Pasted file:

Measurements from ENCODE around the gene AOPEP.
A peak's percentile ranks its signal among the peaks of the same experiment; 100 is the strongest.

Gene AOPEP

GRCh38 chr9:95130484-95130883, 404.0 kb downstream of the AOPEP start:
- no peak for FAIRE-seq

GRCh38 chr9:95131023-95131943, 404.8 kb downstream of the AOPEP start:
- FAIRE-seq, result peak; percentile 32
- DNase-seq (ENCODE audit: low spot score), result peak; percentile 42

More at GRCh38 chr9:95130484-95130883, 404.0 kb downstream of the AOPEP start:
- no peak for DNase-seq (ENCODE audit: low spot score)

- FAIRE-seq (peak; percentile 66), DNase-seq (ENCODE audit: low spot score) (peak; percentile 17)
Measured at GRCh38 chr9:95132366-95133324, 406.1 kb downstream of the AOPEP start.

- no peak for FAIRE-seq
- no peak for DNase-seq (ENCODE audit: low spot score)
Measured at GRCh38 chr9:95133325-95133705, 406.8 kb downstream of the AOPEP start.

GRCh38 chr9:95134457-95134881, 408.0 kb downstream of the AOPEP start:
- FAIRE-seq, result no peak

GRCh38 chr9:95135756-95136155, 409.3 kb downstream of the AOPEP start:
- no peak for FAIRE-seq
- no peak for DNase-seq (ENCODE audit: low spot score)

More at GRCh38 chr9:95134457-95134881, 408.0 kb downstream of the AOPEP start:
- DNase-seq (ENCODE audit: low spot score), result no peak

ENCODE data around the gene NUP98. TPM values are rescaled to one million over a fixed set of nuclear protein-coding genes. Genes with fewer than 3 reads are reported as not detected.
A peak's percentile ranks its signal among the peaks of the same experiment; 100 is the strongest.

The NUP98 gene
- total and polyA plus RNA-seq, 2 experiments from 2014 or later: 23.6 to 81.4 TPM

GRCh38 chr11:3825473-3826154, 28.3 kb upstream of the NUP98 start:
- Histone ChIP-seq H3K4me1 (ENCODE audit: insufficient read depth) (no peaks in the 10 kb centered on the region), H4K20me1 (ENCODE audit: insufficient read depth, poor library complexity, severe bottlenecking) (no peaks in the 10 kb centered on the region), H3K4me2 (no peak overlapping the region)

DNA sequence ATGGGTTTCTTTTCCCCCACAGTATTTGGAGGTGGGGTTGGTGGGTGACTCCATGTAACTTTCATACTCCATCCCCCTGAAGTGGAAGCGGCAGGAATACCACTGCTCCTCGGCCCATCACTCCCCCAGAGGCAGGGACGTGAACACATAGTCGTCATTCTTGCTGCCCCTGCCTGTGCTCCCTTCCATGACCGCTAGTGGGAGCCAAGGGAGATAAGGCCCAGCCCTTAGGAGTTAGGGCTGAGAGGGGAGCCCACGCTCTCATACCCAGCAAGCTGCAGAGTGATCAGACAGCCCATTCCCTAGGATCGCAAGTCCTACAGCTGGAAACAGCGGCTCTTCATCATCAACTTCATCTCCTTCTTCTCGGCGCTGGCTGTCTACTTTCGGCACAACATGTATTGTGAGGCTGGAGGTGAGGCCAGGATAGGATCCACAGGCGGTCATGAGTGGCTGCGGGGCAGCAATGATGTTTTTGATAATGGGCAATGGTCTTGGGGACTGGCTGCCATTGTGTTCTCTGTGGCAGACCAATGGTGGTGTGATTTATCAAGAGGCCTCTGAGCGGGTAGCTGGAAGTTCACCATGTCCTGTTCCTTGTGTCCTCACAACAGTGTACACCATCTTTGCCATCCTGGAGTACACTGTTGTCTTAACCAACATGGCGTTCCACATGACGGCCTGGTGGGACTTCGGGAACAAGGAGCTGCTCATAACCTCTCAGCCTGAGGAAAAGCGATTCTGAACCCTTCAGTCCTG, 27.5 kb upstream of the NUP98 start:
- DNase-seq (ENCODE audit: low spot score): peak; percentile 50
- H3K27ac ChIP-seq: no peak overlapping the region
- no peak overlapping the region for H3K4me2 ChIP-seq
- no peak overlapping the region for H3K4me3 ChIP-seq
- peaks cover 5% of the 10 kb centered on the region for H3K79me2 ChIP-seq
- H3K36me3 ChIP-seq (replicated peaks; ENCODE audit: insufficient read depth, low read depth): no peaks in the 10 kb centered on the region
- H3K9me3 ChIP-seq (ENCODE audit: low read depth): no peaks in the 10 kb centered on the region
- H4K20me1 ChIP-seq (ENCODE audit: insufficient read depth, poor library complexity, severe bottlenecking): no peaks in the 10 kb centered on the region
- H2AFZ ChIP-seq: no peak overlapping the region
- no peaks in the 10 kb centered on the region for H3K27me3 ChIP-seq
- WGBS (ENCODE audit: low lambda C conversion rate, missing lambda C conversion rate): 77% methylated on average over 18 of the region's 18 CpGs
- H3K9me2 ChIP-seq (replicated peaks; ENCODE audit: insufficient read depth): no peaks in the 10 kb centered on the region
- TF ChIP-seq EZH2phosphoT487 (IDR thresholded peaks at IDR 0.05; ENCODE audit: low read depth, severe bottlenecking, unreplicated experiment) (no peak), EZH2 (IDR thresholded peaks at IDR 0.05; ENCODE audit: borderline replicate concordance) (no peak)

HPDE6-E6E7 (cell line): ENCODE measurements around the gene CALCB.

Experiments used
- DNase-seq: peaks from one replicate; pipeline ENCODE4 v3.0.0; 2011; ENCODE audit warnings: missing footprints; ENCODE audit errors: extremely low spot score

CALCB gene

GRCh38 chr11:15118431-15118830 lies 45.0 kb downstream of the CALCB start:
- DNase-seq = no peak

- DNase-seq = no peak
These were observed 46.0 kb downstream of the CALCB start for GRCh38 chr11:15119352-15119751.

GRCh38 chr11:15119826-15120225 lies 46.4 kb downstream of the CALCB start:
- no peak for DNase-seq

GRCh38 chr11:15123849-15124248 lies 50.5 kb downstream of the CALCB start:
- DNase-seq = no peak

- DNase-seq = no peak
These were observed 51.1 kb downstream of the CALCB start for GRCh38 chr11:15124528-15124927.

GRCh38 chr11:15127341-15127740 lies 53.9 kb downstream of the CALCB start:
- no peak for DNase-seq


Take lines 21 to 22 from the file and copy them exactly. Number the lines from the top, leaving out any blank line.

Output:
More at GRCh38 chr9:95134457-95134881, 408.0 kb downstream of the AOPEP start:
- DNase-seq (ENCODE audit: low spot score), result no peak